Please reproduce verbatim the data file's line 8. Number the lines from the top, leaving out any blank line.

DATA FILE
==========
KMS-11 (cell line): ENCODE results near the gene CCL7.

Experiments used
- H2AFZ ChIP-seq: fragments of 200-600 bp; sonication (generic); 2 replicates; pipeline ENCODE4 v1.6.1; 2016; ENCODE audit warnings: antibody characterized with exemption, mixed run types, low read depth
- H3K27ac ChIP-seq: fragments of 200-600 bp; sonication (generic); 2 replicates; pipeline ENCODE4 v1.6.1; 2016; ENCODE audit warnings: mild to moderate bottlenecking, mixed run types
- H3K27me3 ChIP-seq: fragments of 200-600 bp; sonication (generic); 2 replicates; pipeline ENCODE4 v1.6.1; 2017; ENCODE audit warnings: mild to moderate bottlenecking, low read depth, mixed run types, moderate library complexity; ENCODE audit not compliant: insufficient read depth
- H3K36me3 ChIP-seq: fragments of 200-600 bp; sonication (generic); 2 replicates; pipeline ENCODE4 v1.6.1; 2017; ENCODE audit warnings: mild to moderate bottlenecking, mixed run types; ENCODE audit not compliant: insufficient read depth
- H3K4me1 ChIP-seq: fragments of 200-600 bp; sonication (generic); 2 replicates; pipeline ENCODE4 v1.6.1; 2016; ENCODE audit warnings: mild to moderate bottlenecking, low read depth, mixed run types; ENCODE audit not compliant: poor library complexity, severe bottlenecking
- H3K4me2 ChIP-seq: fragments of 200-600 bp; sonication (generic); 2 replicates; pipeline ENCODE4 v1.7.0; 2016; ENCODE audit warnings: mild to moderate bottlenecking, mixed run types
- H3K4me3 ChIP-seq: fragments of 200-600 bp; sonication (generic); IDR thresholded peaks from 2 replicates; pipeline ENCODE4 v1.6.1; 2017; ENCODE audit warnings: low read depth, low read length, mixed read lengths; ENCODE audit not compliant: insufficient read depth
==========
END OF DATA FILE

- H3K4me2 ChIP-seq: fragments of 200-600 bp; sonication (generic); 2 replicates; pipeline ENCODE4 v1.7.0; 2016; ENCODE audit warnings: mild to moderate bottlenecking, mixed run types